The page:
When people think about the digital divide, the image that comes to mind is of people who don’t have access to computers and devices – and of people and communities that have limited access to the internet.
But the “digital divide” also refers to the gulf between people who have access to digital skills and those who don’t. Access to digital skills refers to access to foundational digital training that arms people with the knowledge to use current technologies and respond to technological changes. It can also mean access to occupational-specific skills that allow people to adapt and advance in their careers and industry. And it means access to reskilling – training that allows workers to move from one industry to another in response to structural shifts in the labor market (like those brought about by the pandemic).
There’s no question that structural racism has contributed to the digital divide, including who gets access to digital upskilling. Due to structural racism and occupational segregation, lack of access to digital skill-building opportunities disproportionately impacts people of color. At the same time, people of color are concentrated in jobs more likely to be impacted by rapid technological change. While digital skill gaps exist in every industry and every demographic group, workers of color are disproportionately affected, in large part due to structural factors that are the product of longstanding inequities.
The Covid-19 pandemic has brought the importance of digital skills for workers in virtually every industry and occupation into sharp relief. Throughout the country, businesses, workers, students, and parents have been scrambling to adapt to a new reality in which paramedics are triaging patients via telehealth technology; retail workers are using customized apps to process inventory; and educators are moving their classes online.
This is happening in spite of the fact that nearly one in three workers lack foundational digital skills, according to The New Landscape of Digital Literacy: How workers’ uneven digital skills affect economic mobility and business competitiveness, and what policymakers can do about it. In particular, 13 percent have no digital skills and 18 percent have very limited skills. Another 35 percent have achieved a baseline level of proficiency, and the final 33 percent have advanced skills.
But even before the pandemic, many workers lacked the foundational digital skills necessary to quickly adapt and upskill as their jobs evolve.
In short, the pandemic accelerated 10 years of planned technological change in workplaces in less than a year. Because we don’t have a comprehensive policy strategy to help workers build digital skills throughout their careers, these shifts threaten to deepen racial inequality and slow economic recovery.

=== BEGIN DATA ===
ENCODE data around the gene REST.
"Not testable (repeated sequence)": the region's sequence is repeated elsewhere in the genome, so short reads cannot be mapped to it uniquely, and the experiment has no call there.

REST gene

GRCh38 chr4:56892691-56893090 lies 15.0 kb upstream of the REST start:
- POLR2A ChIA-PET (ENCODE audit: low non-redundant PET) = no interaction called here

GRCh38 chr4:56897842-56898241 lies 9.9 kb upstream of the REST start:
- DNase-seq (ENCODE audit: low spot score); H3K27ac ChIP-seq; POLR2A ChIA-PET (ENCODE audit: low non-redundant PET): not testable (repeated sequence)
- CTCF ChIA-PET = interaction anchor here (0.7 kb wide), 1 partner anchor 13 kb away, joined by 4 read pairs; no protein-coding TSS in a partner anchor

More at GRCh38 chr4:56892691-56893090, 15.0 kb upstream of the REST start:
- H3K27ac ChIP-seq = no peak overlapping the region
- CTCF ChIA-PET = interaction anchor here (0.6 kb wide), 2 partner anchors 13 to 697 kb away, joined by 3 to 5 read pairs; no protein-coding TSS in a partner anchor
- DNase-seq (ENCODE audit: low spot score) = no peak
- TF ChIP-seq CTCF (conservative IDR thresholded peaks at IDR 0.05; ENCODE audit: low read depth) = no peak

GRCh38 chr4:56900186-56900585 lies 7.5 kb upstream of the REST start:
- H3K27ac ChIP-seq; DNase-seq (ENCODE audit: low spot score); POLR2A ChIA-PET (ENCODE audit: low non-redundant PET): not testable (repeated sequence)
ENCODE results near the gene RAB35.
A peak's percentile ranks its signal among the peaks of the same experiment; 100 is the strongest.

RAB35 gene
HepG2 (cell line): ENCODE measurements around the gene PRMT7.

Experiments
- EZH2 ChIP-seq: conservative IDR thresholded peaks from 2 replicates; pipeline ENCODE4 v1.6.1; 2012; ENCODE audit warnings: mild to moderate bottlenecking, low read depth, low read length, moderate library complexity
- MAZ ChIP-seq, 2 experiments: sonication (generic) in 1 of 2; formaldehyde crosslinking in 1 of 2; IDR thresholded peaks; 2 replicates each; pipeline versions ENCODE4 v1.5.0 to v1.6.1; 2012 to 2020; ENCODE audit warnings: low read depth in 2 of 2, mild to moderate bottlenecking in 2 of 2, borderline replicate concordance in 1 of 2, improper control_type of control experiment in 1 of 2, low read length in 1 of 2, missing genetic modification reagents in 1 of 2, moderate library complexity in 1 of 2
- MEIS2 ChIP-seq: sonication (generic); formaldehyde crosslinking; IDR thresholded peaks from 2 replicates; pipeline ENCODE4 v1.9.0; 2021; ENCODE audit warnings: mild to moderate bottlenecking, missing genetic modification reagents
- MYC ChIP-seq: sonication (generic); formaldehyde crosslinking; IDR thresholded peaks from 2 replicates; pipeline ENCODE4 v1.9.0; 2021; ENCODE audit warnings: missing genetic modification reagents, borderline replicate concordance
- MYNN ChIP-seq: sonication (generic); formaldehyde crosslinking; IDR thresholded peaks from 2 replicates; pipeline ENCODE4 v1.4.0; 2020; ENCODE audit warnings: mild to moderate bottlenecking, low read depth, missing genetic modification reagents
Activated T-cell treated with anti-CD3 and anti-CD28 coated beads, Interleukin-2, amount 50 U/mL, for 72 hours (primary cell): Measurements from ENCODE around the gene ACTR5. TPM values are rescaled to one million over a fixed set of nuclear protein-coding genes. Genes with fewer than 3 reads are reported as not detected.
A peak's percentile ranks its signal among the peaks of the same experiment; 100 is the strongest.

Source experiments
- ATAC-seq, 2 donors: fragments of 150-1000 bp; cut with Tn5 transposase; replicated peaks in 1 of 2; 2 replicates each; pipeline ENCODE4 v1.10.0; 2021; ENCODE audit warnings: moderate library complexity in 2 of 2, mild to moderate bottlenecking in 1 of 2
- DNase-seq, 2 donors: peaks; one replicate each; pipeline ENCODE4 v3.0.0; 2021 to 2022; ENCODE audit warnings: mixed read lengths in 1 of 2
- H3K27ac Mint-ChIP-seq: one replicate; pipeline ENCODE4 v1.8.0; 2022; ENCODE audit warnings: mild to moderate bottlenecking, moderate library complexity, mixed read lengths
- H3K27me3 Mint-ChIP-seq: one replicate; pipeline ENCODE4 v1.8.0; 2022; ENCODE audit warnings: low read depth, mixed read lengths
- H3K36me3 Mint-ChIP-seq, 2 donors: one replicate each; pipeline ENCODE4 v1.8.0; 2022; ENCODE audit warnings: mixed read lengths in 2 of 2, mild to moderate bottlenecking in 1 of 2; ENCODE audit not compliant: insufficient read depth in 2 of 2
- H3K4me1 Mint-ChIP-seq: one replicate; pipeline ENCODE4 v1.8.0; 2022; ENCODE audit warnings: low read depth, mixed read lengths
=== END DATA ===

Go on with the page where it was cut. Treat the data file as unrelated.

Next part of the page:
The pandemic demonstrated the urgency of putting high-quality, connected technology in more hands. It also demonstrated that we won’t close the digital divide or realize our nation’s economic potential until we empower all workers to adapt to technology’s constant evolution in the workplace.
Since January, National Skills Coalition, together with Business Leaders United (BLU) have been convening Industry Recovery Panels in the infrastructure, manufacturing, healthcare, retail and hospitality sectors to advise the Biden Administration and Congress about what workers and local businesses need from economic recovery policies. The unprecedented acceleration of technology is a shared challenge. All our recovery panels put public investments in digital skills high in their priorities for federal recovery policy.
BLU affiliates have been advocating for new state policies that would make it easier for students and workers to connect with education and skills training opportunities over the internet. This included a push for expansion of broadband in Iowa and the use of federal WIOA funds in Tennessee to increase access to computers and internet hotspots for students and trainees in community college courses. Companies understand that as we emerge from the pandemic workers will need to re-skill for jobs in a new economy, which in many industries includes skills to use a range of new technologies.
NSC’s Skills State Policy and Advocacy Network (SkillSPAN) coalitions are also working to advance policies that increase digital equity at the state level. For example, last November, NSC outlined four ways to promote digital inclusion for California’s workers, and this year, with a significant advocacy push from our CA SkillSPAN state partner, the Governor signed a budget including $6 billion to expand broadband infrastructure and establish grant funding for digital literacy training programs targeted to communities facing barriers to broadband adoption. And, our Texas SkillSPAN partners also successfully advocated for their House-passed budget to include three digital inclusion policies.
America needs a comprehensive policy strategy for digital equity at work – a strategy that guarantees foundational digital skills for all, lifelong upskilling for current workers, and rapid re-skilling for those who’ve lost their job.
Only federal, state, and local policymakers have the power to act at the scale our nation requires to close the digital divide and achieve digital equity at work. Their policy solutions must advance equity and guarantee foundational digital skills for all, ongoing upskilling for incumbent workers, and rapid re-skilling for displaced workers.
That’s why NSC has launched our Digital Equity @ Work campaign and developed five principles that should guide policymakers as they work to close the digital divide and support digital equity at work:
Will you co-sign these principles and join our movement for digital equity @ work today?